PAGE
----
India Aims to be Global Green Hydrogen Production Hub
India has approved $2.3 billion to support the production, use, and export of green hydrogen.
The government of India has announced $2.3 billion in investment to support its aspirations as a leading global producer, consumer, and exporter of green hydrogen.
Hydrogen is produced by water electrolysis. Green hydrogen is produced using electricity from carbon-free sources like wind or solar. Most of the world’s hydrogen is produced using fossil fuels like natural gas.
Through the program, the country hopes to make an initial effort toward developing the capacity to produce up to 5 million metric tons of clean hydrogen annually. The program is also anticipated to create an estimated 500,000 new jobs, attract additional private investment and reduce greenhouse gas emissions in the country by 50 million metric tons.
According to published data, as of 2020, India was the third largest producer of CO2 gasses at just under 2.5 billion metric tons. China was at the top of the list at close to 12 billion metric tons, followed by the US, which produced an estimated 4.5 billion metric tons of greenhouse gasses in 2020.
The funding will also add about 125 GW of renewable energy capacity by 2030, an almost two-fold increase from India’s current renewable energy capacity of about 166 GW.
India plans to be a global hub for clean hydrogen. Image used courtesy of Adobe Stock
Fuel Cells and Zero Emission Mobility
Hydrogen is the simplest element on earth, consisting of only a single proton and a single electron. Hydrogen is not an energy source, but it serves as an energy carrier capable of storing and delivering usable energy.
This makes it ideal for use in energy storage devices like fuel cells. A fuel cell is a system that produces electricity from the electrochemical combination of hydrogen and oxygen into water. Along with electricity, the only products of hydrogen fuel cell reactions are water and heat, with no CO2 emissions.
How a hydrogen fuel cell works. Image used courtesy of Smithsonian Institute
Fuel cells, powered by hydrogen, are a potentially important energy source for carbon-free mobility platforms like EVs and are being proposed as an alternative to rechargeable lithium-ion batteries. EVs that operate on hydrogen fuel cells are often referred to as hydrogen fuel cell electric vehicles.
In addition to passenger and commercial EVs, hydrogen fuel cells also have potential applications in specialty vehicles like forklifts, fixed emergency backup power, and as a dedicated, on-site, primary energy source to replace grid power in applications like data centers and hospital ICUs.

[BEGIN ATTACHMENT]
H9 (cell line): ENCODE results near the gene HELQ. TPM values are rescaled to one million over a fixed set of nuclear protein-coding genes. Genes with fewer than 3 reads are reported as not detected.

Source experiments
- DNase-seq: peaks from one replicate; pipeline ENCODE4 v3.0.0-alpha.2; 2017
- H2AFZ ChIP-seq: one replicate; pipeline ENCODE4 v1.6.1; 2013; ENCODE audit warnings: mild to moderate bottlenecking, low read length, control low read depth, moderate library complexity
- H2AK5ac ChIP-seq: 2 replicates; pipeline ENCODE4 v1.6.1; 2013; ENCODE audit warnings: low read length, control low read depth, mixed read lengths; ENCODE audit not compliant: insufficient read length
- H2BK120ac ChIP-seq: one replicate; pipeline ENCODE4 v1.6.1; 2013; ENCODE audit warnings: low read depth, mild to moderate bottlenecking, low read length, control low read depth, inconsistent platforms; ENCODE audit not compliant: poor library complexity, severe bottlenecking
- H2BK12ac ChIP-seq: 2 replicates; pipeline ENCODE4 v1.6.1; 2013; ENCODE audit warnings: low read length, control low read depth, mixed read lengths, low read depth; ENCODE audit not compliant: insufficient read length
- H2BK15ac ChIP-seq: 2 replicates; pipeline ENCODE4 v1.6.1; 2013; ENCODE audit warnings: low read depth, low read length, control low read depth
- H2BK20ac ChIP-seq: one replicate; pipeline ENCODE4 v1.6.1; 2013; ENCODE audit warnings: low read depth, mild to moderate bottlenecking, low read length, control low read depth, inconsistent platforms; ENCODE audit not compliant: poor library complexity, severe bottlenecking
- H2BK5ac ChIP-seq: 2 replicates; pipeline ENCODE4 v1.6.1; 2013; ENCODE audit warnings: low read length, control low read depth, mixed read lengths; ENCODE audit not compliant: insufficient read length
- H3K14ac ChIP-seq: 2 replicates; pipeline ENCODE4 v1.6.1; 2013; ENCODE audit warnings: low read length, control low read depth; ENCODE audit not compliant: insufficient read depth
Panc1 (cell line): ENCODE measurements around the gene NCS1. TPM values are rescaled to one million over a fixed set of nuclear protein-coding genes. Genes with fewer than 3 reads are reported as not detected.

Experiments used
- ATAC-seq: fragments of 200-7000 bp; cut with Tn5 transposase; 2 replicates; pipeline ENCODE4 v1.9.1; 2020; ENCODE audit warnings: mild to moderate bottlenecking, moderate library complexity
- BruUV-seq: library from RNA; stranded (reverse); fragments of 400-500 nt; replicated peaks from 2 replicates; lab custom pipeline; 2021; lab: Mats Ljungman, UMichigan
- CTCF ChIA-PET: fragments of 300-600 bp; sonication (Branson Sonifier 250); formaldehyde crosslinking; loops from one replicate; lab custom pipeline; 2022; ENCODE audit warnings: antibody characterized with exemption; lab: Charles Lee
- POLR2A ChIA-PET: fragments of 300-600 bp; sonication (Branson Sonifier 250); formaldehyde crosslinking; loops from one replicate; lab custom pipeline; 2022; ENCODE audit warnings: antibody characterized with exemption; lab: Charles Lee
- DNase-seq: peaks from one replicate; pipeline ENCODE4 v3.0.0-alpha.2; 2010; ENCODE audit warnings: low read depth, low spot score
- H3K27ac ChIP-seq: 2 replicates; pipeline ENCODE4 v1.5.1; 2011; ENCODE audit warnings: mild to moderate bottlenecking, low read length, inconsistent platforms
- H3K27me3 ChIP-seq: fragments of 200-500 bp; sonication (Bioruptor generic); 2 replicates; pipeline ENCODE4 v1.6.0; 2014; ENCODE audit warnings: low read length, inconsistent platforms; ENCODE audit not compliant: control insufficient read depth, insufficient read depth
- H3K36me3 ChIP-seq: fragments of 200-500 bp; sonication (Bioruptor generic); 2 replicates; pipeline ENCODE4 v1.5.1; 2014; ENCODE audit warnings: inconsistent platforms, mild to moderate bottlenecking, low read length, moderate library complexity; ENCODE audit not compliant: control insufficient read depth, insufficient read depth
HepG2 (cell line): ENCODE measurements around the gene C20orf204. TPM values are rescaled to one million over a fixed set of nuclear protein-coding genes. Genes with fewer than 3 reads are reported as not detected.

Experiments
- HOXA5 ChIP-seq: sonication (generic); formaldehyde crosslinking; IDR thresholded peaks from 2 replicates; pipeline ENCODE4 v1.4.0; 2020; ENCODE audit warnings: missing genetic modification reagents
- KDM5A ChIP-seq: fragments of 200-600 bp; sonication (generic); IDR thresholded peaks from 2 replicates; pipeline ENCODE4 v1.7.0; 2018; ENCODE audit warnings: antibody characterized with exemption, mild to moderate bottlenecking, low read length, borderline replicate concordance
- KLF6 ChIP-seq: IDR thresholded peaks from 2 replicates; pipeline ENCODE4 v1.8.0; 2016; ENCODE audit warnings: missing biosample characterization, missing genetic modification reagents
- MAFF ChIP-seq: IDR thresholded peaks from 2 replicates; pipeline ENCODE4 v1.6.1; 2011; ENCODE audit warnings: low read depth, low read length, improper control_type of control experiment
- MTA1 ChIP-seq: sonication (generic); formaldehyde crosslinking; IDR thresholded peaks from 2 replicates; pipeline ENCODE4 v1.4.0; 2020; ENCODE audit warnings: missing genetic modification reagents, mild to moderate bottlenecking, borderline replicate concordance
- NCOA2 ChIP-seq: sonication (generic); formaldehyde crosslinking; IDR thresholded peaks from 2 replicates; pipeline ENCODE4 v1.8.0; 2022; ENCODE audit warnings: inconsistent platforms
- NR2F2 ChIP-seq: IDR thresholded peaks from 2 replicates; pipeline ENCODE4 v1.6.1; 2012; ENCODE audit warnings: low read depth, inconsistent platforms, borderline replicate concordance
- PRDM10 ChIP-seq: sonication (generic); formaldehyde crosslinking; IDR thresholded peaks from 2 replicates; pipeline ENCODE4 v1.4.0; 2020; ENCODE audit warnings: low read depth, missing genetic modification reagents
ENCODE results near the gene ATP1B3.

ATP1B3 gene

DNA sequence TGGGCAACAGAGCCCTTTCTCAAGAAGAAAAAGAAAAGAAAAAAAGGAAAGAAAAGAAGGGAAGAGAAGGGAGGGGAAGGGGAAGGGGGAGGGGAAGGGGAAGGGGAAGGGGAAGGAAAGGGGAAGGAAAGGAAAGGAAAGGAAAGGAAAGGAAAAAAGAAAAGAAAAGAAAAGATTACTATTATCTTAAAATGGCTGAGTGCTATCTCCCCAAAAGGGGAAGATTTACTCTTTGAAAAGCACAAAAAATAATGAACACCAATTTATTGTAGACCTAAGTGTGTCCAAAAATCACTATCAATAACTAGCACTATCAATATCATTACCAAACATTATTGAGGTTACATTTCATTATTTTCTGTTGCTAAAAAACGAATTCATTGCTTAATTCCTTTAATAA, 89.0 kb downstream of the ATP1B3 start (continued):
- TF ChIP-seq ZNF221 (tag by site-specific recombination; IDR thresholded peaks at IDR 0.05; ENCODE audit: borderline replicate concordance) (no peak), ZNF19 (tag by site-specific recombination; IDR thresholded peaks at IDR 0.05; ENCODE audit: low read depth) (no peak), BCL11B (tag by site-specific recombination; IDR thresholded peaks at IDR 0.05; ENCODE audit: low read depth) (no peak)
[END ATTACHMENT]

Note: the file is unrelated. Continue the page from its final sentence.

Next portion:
Hydrogen fuel cell vehicle. Image used courtesy of EE Power
Producing Green Hydrogen
But to be a truly carbon-free solution, the hydrogen used in fuel cells must be produced from carbon-free sources. Today, green hydrogen is only a relatively small percentage of the 70 million tons of hydrogen used globally each year, with the vast majority of hydrogen being produced using electricity generated from fossil fuels.
One of the challenges is that green hydrogen is expensive to produce. To be adopted more broadly, it will need to be more cost-competitive with energy sources like fossil fuels and electricity stored with lithium-ion batteries.
The U.S. Department of Energy was recently granted $750 million to invest in the research and development of technologies to reduce the cost of producing clean hydrogen. The goal of the investment is to enable hydrogen to be produced at $2/kg by 2025 and $1/kg by 2030, using net zero carbon pathways that do not rely on electricity from fossil fuels. By meeting these goals, the expectation is that the cost of clean hydrogen can be reduced by up to 80% within the next decade.
The search for viable, cost-effective alternatives to carbon-based fuels like hydrogen is a global effort, with India, the United States, and others investing in opportunities to create an increasingly carbon-free energy future and a more secure and abundant energy future less dependent on fossil fuels.